Teaching new teachers for success

NORTHEAST PHILADELPHIA - August 2, 2010 "As a group what is it that we like about the round tables, for students to easily be able to change perspective, ok."

"You can change the arrangement, if you want to have two rows facing each other you can do it."

This was just a portion of a discussion that sounds like it's about interior design but the lesson wasn't for aesthetics.

"When you walk into a class you think the janitor set it up so they can easily mop the floor, or do whatever. You have the power to change the classroom," said Shameeka Browne, Strong Beginnings instructor.

And changing that classroom could determine the success of an entire semester.

Seating was just one of many techniques being taught by instructors from the Strong Beginnings Program. Helping teachers make it through their first year in one of the toughest school districts.

"I had experiences where I had to call school police to have kids escorted out of the classroom," said Denise Ledden.

So far, Ledden's experience as an English teacher at South Philadelphia High School was nothing like she expected.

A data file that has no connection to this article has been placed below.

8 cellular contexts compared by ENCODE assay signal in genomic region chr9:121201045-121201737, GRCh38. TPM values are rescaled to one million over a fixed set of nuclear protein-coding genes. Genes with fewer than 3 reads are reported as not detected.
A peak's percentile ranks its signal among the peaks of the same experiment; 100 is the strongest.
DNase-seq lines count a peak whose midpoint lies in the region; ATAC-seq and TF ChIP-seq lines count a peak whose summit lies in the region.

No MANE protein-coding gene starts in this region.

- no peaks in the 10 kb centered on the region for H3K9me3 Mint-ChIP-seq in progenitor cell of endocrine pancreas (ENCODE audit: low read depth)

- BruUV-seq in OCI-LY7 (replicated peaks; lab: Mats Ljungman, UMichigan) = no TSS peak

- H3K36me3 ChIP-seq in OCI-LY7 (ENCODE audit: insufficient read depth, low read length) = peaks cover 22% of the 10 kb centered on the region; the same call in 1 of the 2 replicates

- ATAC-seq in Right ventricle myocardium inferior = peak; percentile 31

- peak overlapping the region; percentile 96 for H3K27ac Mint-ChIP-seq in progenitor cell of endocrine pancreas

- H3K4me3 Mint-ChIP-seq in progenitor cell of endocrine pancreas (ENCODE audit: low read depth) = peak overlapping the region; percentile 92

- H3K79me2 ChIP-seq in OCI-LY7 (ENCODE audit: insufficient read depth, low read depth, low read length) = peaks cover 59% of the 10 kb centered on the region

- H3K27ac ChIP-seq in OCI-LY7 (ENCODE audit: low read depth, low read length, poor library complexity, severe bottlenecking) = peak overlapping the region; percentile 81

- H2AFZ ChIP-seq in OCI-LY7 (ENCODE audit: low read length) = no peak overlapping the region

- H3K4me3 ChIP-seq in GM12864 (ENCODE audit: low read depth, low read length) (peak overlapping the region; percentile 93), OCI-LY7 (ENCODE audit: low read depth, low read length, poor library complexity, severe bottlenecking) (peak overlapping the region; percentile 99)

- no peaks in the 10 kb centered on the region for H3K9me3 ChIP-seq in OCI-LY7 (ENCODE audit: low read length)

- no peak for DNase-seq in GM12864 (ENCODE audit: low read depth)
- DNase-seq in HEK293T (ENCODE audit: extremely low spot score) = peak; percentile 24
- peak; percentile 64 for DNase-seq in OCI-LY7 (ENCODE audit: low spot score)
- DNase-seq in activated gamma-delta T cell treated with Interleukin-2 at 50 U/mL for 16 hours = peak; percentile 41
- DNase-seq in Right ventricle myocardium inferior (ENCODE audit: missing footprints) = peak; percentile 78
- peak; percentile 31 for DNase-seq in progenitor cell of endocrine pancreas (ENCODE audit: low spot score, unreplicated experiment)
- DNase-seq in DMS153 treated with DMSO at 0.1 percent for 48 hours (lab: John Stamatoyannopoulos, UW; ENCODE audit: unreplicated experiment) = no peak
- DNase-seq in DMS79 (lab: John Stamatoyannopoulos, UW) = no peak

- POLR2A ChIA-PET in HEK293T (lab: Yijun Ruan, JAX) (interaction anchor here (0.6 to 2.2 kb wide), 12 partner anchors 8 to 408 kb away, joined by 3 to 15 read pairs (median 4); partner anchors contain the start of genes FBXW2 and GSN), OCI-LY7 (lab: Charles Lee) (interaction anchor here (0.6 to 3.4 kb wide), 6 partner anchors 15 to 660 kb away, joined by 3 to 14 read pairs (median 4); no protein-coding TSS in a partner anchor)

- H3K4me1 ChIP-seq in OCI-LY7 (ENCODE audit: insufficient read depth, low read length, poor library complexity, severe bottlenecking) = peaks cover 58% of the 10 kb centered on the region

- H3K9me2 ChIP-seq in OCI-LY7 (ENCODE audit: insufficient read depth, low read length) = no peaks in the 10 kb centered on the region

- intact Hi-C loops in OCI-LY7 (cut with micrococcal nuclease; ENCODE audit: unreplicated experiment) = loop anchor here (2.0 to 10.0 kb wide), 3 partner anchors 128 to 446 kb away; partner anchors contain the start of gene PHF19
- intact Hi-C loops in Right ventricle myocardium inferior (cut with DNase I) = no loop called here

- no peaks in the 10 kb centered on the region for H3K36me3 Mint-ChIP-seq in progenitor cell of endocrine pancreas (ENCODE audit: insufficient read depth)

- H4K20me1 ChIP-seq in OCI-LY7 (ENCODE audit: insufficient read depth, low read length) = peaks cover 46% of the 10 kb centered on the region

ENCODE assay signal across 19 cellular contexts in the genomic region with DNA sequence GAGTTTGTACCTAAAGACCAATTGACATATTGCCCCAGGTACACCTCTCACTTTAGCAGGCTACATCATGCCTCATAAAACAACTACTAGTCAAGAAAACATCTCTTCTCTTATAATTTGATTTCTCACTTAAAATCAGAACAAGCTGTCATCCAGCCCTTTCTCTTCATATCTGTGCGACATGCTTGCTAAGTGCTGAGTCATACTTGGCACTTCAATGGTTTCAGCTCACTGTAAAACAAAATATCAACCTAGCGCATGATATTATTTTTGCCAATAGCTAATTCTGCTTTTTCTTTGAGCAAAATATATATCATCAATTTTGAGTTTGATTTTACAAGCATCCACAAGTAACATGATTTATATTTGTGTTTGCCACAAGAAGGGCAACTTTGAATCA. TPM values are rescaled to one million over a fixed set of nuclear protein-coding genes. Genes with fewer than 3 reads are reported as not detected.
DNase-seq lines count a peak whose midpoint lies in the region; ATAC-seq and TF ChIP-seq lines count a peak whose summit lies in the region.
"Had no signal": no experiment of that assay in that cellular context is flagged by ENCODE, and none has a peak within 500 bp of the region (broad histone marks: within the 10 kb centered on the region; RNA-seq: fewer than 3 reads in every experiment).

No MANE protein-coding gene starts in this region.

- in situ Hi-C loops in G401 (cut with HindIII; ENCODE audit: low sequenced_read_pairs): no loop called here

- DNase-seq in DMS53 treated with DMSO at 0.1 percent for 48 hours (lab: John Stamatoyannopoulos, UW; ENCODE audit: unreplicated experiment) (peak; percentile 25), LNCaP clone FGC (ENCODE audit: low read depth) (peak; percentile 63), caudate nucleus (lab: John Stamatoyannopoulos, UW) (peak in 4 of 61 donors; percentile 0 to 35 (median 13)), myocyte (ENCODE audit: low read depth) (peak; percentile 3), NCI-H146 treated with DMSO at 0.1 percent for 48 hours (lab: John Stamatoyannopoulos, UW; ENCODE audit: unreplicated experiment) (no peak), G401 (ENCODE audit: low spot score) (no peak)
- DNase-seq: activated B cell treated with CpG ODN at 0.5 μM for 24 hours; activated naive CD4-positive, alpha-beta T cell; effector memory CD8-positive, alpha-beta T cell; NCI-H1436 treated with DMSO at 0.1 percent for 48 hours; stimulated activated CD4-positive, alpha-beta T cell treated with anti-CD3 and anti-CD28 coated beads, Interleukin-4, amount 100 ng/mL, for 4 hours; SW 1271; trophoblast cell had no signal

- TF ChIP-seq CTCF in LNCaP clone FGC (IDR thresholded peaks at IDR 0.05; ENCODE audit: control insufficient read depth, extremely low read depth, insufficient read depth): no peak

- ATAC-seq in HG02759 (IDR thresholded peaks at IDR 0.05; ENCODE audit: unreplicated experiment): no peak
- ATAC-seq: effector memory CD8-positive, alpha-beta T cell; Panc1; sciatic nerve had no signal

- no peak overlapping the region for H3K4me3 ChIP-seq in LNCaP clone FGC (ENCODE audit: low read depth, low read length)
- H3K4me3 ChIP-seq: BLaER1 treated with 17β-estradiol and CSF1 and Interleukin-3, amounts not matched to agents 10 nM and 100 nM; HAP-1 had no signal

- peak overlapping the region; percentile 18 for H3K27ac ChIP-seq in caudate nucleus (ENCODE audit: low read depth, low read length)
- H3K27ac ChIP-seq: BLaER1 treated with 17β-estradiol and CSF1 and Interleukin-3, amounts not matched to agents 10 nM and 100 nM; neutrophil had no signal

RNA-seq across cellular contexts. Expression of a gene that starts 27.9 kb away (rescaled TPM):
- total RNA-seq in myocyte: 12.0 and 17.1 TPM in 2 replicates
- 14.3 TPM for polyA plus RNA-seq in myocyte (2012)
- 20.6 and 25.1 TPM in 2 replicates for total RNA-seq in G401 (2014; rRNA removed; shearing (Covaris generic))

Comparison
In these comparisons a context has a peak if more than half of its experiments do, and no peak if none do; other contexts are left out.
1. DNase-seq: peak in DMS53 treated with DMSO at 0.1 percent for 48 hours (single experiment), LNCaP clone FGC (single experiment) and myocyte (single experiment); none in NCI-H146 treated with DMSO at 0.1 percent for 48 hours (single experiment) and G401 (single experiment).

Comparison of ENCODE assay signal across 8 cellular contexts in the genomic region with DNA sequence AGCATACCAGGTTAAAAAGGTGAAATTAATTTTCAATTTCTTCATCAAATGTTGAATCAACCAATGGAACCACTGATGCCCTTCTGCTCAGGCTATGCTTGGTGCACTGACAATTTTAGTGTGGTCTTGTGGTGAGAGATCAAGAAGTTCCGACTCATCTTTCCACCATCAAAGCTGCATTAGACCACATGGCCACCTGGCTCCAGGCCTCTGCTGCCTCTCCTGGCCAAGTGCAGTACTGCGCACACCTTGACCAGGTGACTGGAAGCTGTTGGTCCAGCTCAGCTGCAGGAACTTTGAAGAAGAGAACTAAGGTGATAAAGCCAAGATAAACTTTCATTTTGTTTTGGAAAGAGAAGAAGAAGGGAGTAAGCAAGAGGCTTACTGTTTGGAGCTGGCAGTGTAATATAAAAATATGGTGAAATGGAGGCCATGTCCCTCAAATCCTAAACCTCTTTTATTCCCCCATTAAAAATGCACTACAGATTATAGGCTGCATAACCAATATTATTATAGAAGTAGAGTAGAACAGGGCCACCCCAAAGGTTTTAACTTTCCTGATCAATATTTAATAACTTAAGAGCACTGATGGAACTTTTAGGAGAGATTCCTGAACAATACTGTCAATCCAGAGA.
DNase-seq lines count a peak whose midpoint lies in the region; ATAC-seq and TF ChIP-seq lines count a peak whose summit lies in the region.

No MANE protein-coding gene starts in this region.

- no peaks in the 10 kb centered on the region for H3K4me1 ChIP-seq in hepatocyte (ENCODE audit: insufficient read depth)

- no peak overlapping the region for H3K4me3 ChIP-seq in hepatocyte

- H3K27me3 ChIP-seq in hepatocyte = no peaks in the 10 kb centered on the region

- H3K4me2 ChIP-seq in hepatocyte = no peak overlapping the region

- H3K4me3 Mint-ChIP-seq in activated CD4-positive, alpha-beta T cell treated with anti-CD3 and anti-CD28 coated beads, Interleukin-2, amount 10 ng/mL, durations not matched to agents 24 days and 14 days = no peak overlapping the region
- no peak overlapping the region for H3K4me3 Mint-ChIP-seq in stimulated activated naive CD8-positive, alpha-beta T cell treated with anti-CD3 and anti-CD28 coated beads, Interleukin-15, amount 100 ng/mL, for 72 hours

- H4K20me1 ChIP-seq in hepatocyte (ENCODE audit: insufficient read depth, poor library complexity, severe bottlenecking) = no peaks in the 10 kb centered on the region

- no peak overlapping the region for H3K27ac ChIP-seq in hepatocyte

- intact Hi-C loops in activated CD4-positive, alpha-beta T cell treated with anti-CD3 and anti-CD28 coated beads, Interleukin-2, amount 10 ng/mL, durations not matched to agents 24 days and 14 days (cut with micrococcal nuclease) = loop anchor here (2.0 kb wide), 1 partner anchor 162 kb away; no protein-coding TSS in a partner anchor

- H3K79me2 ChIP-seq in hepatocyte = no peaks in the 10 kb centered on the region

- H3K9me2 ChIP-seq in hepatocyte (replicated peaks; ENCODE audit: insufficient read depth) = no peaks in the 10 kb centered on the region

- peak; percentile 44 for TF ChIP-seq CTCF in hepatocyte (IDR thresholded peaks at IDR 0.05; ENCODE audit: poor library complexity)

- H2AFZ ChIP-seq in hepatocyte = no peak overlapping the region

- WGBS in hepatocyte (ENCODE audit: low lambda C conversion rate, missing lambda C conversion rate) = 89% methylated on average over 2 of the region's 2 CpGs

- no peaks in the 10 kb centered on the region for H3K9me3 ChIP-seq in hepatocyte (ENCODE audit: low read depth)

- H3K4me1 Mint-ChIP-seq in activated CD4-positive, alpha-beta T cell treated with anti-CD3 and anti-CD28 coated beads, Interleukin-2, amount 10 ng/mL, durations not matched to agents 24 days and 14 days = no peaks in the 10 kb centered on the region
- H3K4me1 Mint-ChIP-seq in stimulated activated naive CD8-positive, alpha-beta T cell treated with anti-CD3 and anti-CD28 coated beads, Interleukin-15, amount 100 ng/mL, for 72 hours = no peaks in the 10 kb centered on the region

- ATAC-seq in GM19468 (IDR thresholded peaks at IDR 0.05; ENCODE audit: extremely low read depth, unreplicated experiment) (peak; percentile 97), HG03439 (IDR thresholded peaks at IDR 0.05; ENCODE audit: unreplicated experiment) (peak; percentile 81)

"While college is great, you don't learn about that kid that tells you to go stick it where the sun don't shine."

Nationwide 15-percent of teachers like Ledden give up in the first year and in the city it's only worse, just last year more than 200 teachers quit without giving any notice.

"There are too many of our teachers who are quitting, who are saying they are not prepared, and we want to give them a strong start, hence the name, Strong Beginnings," said Browne.

The techniques being taught have been tested in school districts across the country and it's giving these teachers hope.

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